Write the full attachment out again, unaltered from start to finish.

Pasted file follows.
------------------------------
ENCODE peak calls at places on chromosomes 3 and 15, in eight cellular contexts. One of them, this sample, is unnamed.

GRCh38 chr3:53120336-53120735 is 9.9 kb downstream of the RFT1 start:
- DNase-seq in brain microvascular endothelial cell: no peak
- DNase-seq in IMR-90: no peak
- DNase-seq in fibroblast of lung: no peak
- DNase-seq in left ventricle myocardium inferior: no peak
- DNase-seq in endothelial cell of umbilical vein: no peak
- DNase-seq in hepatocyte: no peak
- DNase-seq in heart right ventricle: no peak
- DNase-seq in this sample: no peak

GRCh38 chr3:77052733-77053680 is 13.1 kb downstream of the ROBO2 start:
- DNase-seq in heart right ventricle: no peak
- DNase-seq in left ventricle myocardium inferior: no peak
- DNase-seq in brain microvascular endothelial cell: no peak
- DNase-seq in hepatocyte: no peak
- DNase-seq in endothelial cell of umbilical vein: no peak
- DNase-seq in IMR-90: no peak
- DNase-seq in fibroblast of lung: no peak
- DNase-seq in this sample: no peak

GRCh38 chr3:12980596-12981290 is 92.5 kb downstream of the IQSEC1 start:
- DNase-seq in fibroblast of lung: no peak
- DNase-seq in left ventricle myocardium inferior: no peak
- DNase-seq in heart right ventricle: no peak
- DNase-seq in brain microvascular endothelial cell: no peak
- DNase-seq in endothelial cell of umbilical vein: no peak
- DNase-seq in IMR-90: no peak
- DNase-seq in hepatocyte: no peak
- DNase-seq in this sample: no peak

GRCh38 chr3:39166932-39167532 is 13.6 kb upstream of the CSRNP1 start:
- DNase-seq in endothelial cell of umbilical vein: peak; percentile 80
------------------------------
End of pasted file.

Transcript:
ENCODE peak calls at places on chromosomes 3 and 15, in eight cellular contexts. One of them, this sample, is unnamed.

GRCh38 chr3:53120336-53120735 is 9.9 kb downstream of the RFT1 start:
- DNase-seq in brain microvascular endothelial cell: no peak
- DNase-seq in IMR-90: no peak
- DNase-seq in fibroblast of lung: no peak
- DNase-seq in left ventricle myocardium inferior: no peak
- DNase-seq in endothelial cell of umbilical vein: no peak
- DNase-seq in hepatocyte: no peak
- DNase-seq in heart right ventricle: no peak
- DNase-seq in this sample: no peak

GRCh38 chr3:77052733-77053680 is 13.1 kb downstream of the ROBO2 start:
- DNase-seq in heart right ventricle: no peak
- DNase-seq in left ventricle myocardium inferior: no peak
- DNase-seq in brain microvascular endothelial cell: no peak
- DNase-seq in hepatocyte: no peak
- DNase-seq in endothelial cell of umbilical vein: no peak
- DNase-seq in IMR-90: no peak
- DNase-seq in fibroblast of lung: no peak
- DNase-seq in this sample: no peak

GRCh38 chr3:12980596-12981290 is 92.5 kb downstream of the IQSEC1 start:
- DNase-seq in fibroblast of lung: no peak
- DNase-seq in left ventricle myocardium inferior: no peak
- DNase-seq in heart right ventricle: no peak
- DNase-seq in brain microvascular endothelial cell: no peak
- DNase-seq in endothelial cell of umbilical vein: no peak
- DNase-seq in IMR-90: no peak
- DNase-seq in hepatocyte: no peak
- DNase-seq in this sample: no peak

GRCh38 chr3:39166932-39167532 is 13.6 kb upstream of the CSRNP1 start:
- DNase-seq in endothelial cell of umbilical vein: peak; percentile 80